Photo: Greg McNevin, Europe Beyond Coal

Retired on a Holiday Island: Mallorca moves beyond coal

The government of the Balearic Islands has passed a ground-breaking climate law that will see Mallorca’s last ageing coal power station closed by 2025.

The deal has been hailed as a “template” for the rest of Europe, as no jobs will be lost at the Alcudia power plant.

Talks between the local government and the company that owns the plant agreed that half of the plant would close by 2020 with the remaining units reducing their operation before finally being taken offline no more than five years later.

The agreement also has the support of the current Spanish government and local, national and international environmental lawyers and campaigners.

The Alcudia coal plant in northern Mallorca, seen across the harbour of its namesake town. Photo: Greg McNevin / Europe Beyond Coal

The Spanish legal NGO the International Institute of Law and Environment (IIDMA) has been working since 2015 to push Spain towards a coal exit by 2025.

Alcudia’s closure is being held up as an example to other regions facing up to the need for Europe to quickly exit coal-fired electricity generation.

Carlota Ruiz-Bautista, a lawyer at IIDMA said:

“This is a major step towards making Spain coal free in the shortest possible time. We hope this agreement will serve as an example for other companies”

A just transition

Ruiz-Bautista stressed the need for coal plant closure plans to always come with measures that ensure a ‘just transition’ for workers.

A ‘just transition’ is a concept developed by trade unions to describe a shift to a low carbon economy that is not only sustainable but also fair on those who stand to lose out.

The Alcudia plant is owned by Spanish energy company Endesa, which has agreed that all affected employees will be offered positions in other parts of the company.

Endesa is the daughter company of Italian firm Enel, which is committed to exiting coal in Italy by 2025.

Climate experts agree that developed countries will need to exit coal-fired electricity generation by 2030 in order to meet the requirements of the Paris Agreement on Climate Change.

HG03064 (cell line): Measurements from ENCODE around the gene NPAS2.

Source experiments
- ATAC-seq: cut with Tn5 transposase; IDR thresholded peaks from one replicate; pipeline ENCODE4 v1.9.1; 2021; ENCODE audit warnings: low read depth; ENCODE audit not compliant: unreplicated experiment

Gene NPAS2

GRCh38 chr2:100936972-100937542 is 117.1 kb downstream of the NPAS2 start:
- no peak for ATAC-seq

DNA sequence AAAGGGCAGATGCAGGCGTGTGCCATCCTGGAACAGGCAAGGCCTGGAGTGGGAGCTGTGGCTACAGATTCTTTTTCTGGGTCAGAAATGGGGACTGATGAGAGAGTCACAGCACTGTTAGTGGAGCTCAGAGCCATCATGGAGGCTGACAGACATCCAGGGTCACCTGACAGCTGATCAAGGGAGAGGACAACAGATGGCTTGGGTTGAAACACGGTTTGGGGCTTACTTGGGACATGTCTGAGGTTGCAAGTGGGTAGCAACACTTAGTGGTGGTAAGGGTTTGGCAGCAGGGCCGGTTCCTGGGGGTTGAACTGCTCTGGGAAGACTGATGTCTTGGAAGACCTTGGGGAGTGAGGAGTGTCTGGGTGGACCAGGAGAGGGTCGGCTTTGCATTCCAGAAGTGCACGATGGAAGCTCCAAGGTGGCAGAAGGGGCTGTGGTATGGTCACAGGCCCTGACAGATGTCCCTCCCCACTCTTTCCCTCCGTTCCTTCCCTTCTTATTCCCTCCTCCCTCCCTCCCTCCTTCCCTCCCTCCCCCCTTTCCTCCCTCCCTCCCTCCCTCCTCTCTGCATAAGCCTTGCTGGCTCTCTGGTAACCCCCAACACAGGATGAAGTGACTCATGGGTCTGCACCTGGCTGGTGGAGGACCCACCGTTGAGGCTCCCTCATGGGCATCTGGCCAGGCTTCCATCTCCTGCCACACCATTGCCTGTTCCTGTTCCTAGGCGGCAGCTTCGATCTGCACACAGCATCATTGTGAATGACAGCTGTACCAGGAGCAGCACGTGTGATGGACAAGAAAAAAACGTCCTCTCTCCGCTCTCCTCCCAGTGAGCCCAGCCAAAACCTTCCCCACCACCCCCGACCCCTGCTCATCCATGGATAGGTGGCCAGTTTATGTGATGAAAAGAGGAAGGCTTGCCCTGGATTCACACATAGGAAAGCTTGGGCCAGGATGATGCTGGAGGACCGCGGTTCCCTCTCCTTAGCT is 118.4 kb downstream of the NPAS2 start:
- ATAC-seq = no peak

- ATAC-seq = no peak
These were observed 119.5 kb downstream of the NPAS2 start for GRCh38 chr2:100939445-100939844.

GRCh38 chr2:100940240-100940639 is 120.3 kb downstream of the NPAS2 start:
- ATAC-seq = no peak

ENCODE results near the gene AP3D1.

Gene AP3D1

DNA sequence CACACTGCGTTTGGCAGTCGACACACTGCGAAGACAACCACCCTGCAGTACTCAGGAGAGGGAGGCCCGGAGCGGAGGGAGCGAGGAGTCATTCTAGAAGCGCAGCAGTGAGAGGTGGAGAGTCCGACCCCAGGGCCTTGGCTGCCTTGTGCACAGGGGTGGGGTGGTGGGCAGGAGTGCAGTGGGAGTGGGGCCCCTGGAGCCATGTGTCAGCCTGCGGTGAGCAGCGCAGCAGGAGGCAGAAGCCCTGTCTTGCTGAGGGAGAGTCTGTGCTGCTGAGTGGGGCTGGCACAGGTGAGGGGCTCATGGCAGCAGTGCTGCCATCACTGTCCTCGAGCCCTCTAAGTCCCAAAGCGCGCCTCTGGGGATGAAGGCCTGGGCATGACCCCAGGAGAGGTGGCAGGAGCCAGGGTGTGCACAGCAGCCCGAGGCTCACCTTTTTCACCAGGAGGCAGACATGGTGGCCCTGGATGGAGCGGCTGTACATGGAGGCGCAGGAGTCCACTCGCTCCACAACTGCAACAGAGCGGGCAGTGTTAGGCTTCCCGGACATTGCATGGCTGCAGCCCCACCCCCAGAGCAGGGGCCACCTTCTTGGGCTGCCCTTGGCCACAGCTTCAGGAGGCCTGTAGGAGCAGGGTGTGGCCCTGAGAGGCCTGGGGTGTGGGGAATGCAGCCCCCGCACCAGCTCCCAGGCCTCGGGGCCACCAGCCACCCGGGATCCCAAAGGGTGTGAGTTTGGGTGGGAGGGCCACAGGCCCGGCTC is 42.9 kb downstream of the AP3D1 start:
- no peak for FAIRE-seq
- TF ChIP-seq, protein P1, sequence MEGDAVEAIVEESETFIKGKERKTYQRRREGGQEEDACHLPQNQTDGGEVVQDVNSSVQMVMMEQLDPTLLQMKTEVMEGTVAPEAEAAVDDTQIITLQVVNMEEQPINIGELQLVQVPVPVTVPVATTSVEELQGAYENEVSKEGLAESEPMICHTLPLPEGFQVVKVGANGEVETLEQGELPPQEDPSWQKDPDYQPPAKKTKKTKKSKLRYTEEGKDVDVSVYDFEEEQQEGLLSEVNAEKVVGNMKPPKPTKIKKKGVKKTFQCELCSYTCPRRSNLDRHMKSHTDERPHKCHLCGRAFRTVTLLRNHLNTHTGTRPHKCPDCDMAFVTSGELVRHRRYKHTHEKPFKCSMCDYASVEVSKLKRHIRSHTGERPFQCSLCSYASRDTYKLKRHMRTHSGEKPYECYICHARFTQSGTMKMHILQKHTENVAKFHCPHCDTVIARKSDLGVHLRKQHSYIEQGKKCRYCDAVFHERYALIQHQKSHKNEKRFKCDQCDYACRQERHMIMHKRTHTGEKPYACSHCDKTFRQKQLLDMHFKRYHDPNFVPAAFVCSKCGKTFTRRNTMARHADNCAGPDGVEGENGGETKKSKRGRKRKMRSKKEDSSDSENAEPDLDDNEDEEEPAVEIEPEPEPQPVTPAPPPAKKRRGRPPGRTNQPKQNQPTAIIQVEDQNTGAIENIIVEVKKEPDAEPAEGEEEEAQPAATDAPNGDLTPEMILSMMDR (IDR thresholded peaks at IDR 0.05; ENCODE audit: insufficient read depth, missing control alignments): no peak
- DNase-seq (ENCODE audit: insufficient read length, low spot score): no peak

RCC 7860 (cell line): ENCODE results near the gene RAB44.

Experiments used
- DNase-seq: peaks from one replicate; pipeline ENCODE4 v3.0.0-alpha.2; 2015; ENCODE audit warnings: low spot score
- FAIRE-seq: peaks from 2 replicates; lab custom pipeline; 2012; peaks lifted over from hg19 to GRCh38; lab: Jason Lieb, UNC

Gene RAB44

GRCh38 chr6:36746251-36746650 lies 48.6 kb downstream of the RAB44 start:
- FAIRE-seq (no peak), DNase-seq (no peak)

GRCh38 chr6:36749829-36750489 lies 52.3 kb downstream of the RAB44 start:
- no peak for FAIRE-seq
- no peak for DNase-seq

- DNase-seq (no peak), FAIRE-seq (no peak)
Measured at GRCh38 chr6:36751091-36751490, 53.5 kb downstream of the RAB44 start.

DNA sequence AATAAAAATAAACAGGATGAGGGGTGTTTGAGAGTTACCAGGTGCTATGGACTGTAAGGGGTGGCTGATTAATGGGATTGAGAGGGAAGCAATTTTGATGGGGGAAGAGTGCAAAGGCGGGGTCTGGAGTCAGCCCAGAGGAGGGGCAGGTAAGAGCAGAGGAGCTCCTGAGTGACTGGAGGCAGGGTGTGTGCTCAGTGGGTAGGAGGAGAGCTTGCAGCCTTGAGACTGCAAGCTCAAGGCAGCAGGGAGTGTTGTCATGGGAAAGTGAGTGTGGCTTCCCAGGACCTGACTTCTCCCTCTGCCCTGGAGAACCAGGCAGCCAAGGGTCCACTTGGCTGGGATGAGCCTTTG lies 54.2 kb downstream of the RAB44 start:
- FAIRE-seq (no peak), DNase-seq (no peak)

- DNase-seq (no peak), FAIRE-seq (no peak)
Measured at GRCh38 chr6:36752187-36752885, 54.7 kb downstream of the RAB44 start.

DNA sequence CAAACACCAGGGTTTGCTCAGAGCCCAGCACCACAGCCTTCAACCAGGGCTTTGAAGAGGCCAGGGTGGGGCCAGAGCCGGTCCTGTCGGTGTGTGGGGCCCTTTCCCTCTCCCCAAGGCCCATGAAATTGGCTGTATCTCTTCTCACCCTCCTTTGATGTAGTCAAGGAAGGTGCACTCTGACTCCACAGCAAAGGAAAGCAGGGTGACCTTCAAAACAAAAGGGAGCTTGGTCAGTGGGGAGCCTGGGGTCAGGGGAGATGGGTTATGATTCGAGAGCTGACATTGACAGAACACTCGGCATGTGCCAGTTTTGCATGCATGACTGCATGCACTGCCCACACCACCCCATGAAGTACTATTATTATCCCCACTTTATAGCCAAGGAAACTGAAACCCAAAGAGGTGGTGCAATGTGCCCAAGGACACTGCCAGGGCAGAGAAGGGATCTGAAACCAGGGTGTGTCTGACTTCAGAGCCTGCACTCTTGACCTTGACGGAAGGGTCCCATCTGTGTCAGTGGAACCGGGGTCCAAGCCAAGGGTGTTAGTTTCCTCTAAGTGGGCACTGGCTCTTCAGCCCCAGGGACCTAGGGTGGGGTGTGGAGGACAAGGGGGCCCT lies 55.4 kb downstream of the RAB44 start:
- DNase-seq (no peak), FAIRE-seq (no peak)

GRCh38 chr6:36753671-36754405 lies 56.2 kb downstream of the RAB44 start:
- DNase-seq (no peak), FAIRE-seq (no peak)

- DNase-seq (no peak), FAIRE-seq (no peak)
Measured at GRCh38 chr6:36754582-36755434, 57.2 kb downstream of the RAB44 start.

The European Union has launched the Coal Regions in Transition Platform to bring together people and organisations affected by Europe’s transition away from coal. The Platform aims to support successful economic transitions and has pilot projects in Poland, Greece and Slovakia.

Toxic fumes

The Alcudia power plant in the north of Mallorca was built in 1976. Alongside its enormous climate impact, the plant’s operation has long affected local people and wildlife.

Located a few kilometres from the coast and with no coal mines located on the island, coal is shipped in from the other side of the world and loaded on to trucks to be brought to the plant.

Coal dust coats the area surrounding the road near the Alcudia coal plant. The plant is dependent on coal imports that are then trucked to it from the nearby port. Photo: Greg McNevin / Europe Beyond Coal

For people living or working along the 9km route from the harbour, this has meant giant lorries passing every few minutes, blowing toxic fumes and coal dust into the air.

Josep Vich is a lawyer who grew up in the area. He has campaigned for the plant’s closure:

Josep Vich grew up in Alcudia and has suffered lifelong sinus and asthma problems related to air pollution from the Alcudia coal plant and dust from the coal that feeds it. Photo: Greg McNevin / Europe Beyond Coal